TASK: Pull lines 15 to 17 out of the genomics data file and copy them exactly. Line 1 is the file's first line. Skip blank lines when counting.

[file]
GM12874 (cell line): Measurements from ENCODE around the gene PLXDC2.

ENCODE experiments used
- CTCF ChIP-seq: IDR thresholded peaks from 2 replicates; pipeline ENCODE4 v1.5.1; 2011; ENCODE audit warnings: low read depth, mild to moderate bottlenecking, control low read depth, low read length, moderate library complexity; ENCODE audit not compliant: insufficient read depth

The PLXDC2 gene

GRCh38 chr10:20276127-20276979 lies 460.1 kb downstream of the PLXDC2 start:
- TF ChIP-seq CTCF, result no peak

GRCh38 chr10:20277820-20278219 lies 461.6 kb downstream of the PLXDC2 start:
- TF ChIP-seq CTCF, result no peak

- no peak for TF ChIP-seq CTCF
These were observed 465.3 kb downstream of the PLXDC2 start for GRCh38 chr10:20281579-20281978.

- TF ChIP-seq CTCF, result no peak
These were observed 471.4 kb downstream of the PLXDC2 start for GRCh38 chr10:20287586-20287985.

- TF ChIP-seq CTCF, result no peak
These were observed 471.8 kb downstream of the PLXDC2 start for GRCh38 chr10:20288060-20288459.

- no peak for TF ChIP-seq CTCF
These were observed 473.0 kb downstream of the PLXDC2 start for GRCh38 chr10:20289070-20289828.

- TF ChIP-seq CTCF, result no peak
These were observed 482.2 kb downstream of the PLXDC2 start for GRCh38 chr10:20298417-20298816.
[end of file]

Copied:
- no peak for TF ChIP-seq CTCF
These were observed 473.0 kb downstream of the PLXDC2 start for GRCh38 chr10:20289070-20289828.

- TF ChIP-seq CTCF, result no peak